Rarely does one enjoy the pleasure of being in the company of legendary people. Lyle Ashton Harris is one such person. His work has pushed boundaries and opened zones of creative agency for a generation of young artists. As a gay man he has experienced the deep traumas of losing friends and lovers to AIDS, and has brought that sadness and awareness of the human condition into his work in a way that communicates across many spectrums. What follows is an edited version of our conversation, #30 in an ongoing series that is part of the Rail’s New Social Environment, a daily lunchtime broadcast in the time of COVID-19.
McKenzie Wark (Rail): Well, Lyle, you’re kind of a legend.
Lyle Ashton Harris: Hi everyone!
Rail: So do you want to tell us a little bit about The Watering Hole in 1996 and why you chose this particular show to introduce us to your work?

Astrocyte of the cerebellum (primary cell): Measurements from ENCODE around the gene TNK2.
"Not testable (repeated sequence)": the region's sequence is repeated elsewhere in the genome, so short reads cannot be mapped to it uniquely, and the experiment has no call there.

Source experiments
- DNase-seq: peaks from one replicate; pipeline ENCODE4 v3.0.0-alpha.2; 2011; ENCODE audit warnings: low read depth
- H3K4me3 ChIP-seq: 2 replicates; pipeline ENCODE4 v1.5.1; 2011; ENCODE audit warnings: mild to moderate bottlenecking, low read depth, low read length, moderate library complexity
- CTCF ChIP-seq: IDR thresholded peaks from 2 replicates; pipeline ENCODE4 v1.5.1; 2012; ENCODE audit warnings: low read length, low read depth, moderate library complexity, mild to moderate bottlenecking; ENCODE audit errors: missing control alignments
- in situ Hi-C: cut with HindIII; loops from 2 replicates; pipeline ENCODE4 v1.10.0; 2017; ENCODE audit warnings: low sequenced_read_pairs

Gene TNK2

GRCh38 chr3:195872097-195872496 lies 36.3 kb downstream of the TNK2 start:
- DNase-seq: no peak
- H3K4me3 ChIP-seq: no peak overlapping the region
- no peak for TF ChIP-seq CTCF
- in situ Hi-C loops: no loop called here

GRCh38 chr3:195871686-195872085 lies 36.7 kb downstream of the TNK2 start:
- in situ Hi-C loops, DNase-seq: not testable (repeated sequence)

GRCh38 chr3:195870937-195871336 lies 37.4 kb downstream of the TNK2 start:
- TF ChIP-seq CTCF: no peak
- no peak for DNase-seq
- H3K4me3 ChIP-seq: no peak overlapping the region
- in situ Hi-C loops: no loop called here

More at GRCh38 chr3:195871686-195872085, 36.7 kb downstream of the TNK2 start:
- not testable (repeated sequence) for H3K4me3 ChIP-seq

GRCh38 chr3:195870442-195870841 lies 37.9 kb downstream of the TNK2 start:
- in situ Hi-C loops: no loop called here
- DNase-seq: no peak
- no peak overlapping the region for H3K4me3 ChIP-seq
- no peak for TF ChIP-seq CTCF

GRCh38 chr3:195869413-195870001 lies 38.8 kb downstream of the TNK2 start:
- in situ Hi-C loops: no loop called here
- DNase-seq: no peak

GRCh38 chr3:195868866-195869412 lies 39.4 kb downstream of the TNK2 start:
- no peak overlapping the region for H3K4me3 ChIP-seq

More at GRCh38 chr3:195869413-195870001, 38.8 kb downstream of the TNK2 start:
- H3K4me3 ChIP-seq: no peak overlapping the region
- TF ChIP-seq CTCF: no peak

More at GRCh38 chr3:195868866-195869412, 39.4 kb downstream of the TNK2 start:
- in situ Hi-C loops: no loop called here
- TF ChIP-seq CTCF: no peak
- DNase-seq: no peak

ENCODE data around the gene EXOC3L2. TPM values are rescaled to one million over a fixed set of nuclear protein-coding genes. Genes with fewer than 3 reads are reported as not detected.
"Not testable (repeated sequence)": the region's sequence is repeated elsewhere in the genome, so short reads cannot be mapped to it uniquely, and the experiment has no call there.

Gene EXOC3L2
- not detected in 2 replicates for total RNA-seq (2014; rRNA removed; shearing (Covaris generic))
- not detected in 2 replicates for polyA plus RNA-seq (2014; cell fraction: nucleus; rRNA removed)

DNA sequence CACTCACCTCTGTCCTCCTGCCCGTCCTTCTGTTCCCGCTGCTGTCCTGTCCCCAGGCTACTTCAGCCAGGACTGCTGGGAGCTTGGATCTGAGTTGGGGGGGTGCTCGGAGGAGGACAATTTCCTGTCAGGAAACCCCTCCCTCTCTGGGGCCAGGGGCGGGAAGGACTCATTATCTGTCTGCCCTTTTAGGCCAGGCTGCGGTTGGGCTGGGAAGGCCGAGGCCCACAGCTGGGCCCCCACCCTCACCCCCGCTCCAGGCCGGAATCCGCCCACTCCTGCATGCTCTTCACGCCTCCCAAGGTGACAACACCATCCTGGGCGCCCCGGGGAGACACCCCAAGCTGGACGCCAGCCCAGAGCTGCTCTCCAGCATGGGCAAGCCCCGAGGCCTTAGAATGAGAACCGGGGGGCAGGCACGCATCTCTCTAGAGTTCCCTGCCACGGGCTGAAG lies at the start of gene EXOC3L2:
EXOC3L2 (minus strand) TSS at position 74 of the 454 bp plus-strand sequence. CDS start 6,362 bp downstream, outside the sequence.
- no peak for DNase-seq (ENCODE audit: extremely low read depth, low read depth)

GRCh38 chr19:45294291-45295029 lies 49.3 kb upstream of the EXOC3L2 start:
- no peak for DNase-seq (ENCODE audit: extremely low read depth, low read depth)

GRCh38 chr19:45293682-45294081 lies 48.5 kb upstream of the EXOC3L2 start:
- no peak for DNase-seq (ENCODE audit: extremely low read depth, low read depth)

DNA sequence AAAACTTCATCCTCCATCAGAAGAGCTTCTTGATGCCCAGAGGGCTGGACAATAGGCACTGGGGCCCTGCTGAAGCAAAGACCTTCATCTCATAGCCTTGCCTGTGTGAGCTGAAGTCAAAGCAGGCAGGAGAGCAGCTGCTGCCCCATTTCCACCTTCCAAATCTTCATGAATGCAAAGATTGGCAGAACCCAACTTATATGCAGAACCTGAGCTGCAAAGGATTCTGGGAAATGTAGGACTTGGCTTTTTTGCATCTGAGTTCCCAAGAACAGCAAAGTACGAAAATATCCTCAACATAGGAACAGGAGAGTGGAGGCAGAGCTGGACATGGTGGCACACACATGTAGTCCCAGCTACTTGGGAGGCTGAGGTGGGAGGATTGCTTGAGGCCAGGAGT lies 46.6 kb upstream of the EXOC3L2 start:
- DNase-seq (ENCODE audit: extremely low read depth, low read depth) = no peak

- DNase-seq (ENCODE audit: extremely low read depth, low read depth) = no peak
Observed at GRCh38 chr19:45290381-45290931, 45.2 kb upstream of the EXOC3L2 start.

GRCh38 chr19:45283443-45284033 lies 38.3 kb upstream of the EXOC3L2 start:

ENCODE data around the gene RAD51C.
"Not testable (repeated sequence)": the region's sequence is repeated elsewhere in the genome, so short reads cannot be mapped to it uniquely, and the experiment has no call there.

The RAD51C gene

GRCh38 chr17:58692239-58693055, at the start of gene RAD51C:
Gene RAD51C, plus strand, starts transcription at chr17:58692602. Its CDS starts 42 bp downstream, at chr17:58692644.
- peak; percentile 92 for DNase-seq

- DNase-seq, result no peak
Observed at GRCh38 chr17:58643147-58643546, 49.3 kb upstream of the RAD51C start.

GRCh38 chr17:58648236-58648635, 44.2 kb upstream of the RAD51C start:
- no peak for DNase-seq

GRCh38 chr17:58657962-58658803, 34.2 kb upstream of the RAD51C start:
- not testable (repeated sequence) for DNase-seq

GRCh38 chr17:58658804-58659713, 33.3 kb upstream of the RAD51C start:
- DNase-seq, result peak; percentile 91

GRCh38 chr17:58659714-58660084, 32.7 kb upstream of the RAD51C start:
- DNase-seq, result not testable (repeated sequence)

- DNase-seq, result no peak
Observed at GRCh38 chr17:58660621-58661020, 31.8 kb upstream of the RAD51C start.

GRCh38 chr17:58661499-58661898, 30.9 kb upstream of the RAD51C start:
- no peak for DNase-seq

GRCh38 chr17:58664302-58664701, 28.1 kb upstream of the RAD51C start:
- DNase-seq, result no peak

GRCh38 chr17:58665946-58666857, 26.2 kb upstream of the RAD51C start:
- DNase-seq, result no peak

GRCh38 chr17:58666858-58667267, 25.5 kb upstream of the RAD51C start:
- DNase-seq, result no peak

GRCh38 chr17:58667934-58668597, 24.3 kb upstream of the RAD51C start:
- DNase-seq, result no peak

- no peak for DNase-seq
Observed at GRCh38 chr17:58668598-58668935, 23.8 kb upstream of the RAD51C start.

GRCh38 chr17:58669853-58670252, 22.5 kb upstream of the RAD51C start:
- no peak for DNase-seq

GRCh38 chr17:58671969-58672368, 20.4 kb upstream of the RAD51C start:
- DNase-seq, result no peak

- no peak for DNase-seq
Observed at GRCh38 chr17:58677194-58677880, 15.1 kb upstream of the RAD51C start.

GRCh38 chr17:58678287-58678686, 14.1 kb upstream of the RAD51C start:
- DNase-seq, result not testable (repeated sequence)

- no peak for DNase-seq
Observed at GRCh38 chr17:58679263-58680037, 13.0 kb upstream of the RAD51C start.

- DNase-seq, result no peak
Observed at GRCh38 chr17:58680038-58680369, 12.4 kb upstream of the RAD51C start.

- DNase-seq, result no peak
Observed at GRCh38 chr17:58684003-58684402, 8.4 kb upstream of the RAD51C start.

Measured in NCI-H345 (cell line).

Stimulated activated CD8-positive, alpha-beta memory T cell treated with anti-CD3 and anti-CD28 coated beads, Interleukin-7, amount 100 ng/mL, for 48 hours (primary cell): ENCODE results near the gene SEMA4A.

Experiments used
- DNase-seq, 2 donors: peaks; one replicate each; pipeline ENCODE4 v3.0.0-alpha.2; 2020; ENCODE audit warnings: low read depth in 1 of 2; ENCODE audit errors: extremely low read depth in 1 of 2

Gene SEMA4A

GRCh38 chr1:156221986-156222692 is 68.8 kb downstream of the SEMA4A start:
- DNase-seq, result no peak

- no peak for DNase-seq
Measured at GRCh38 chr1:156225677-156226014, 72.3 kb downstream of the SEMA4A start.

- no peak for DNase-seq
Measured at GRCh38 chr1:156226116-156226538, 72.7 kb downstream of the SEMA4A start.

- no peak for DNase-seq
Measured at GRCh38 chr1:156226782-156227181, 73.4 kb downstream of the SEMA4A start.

Harris: First of all, thank you McKenzie, it’s really a pleasure! I’ve been a fan of your work for many years. In fact, I was thinking while in the shower before this Zoom broadcast [laughs] that the dates for The Watering Hole correspond to your legendary book, I’m Very Into You: Correspondence 1995-1996, about your correspondence with Kathy [Acker], and that you could speak about that period as much as I can. I decided to open up with The Watering Hole because as many of you probably know through a generous donation by my dear friend and patron Aggie Gund, MoMA acquired it a few years ago. At the time, the critic Vince Aletti told me that he thought it was great that the museum got it, but that it might never see the light of day because of its content. So I’m interested in what’s happened pre-COVID-19 over the last five to ten years in terms of social movements, in terms of cultural institutions feeling the need to somehow—I hate the word “diversify”—but in a way to get more “teethy,“ in terms of the type of image-making or work that they are engaging the public with. So I thought it would be interesting to start with that.